The “notebooks scandal” continued this week as Judge Claudio Bonadio grilled businessmen and former member of Cristina Fernández de Kirchner’s government. At the same time, many of those arrested previously confessed their crimes in exchange for reduced sentences and were released from prison, including the ex-CEO of Iecsa, the construction company formerly owned by President Mauricio Macri’s cousin.
A series of handwritten notebooks published by La Nación blew the lid off of a major corruption ring that has put Cristina Kirchner against the ropes. The former president and current senator is expected to testify before Judge Bonadio on Monday. The annotations were made by Oscar Centeno, chauffeur to Roberto Baratta, who was Planning Minister Julio De Vido’s right-hand man. The notebooks describe with incredible detail how Baratta and his accomplices extracted payments from some of Argentina’s most prominent companies. All of the involved construction companies were working in energy projects granted by the Planning Ministry. The notebooks report specific places, dates and sums of money. Both Néstor and Cristina Kirchner play a prominent role.
At least 20 businessmen and former government officials were rounded up since the first week of August, accused of participating in an illicit association. Throughout this past week, several businessmen saw their morale broken, and sought a plea bargain with the judge that let them walk free. The first was Juan Carlos de Goycochea, former manager of Isolux, followed by Javier Sánchez Caballero of Iecsa. Angelo Calcaterra, President Macri’s cousin and Iecsa’s former owner, appeared before the judge by his own volition, taking responsibility for the decision to pay bribes in order to “contribute” to the Kirchners’ electoral campaigns. Another one to turn was Héctor Zabaleta, director at the powerful Techint, owned by the influential Paolo Rocca. By press time, a total of eight businessmen had reached a plea bargain after confessing, including Armando Loson (Grupo Albanesi), Claudio Glazman (Latinoamericana de Inversiones), Jorge Neira (Electroingenieria), and Carlos Wagner (Chamber of Construction).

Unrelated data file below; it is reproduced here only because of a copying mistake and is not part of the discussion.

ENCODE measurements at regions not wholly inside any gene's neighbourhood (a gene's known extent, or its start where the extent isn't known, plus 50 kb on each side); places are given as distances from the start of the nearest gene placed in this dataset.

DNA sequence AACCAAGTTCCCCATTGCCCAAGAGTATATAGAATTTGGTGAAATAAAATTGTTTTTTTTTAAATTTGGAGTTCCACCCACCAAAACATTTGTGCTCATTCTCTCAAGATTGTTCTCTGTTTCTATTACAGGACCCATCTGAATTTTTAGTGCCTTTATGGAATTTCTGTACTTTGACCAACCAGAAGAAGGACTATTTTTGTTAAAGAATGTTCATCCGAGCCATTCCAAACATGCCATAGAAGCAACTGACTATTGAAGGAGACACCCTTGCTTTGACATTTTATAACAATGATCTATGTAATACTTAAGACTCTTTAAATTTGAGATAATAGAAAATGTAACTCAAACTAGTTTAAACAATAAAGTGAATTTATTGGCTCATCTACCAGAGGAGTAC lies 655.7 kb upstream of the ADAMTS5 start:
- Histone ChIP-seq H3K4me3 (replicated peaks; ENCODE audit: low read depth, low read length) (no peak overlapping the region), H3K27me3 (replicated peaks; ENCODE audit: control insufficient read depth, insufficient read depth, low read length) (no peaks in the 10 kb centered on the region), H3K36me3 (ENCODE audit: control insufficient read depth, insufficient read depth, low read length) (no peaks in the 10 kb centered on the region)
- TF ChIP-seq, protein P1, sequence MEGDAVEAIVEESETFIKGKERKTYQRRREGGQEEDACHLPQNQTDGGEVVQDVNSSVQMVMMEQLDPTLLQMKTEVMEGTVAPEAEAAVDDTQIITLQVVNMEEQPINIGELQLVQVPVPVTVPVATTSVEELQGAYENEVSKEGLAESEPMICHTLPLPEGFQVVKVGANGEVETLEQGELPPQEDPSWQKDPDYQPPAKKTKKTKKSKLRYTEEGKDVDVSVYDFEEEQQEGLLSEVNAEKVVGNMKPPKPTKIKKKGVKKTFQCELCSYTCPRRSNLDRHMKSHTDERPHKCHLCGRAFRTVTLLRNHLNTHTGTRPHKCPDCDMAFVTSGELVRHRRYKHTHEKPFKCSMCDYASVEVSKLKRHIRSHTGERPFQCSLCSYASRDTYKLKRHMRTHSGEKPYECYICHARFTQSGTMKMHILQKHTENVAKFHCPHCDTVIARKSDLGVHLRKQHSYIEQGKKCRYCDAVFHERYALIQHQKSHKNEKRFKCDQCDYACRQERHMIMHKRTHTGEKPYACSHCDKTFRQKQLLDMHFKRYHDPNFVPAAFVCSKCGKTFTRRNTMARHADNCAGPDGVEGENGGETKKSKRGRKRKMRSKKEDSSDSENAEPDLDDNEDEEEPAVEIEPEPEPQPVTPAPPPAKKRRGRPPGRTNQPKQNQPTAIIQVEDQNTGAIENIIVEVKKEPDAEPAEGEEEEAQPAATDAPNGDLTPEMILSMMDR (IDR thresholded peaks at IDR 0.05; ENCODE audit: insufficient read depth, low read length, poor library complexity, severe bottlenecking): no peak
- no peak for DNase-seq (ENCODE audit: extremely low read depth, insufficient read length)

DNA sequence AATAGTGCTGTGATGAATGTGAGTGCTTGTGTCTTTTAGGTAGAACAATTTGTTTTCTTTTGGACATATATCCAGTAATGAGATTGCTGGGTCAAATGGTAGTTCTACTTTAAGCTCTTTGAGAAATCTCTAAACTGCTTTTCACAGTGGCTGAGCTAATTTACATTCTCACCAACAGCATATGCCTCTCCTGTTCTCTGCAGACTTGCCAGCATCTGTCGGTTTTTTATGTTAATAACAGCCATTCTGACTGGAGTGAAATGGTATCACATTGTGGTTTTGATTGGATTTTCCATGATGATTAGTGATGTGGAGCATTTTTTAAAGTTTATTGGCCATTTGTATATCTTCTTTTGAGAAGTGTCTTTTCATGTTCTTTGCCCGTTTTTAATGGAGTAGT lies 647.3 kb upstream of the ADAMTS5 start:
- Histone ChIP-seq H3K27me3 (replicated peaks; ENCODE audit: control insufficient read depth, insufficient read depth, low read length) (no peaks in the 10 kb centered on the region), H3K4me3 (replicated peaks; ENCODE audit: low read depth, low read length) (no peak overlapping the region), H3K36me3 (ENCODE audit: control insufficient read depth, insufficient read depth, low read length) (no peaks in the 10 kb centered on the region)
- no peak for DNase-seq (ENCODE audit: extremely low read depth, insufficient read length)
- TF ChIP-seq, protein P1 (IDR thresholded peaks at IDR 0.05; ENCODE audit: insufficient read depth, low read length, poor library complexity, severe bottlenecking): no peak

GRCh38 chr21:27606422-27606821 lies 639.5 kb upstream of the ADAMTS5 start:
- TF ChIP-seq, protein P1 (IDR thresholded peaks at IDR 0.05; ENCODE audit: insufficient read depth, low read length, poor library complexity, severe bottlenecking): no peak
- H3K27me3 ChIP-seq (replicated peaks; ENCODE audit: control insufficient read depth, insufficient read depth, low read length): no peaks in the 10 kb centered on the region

Among those who were called to testify was former federal judge Norberto Oyarbide. The eccentric Oyarbide said he never received bags filled with cash and accused former spy Antonio “Jaime” Situso and Javier Fernández of the General Auditor’s Office of “pressuring” him to “close cases against the Kirchners”. On Friday, the disgraced former judge, who is known for his extravagant lifestyle and occasional appearance on commercial television, told journalists through the electronic doorbell of his apartment that his life was in danger.
“I’m not leaving my apartment for at least one month”, he said. Oyarbide confirmed he had been granted additional personal security.
Planning Minister Julio De Vido, already behind bars for another corruption case, also testified this week, denying all accusations.
As the case moves forward, the investigators hope to uncover further instances of publicprivate corruption. Part of their strategy is to follow in the footsteps of the Brazilian judiciary in the Lava Jato (Operation Car Wash) investigation, through which plea bargains and reduced sentences were used in order to gain information regarding delinquent behavior in higher instances. In early August, prosecutors from both countries reached an agreement that will see evidence in the Odebrecht case reach the hands of Argentina’s prosecutors.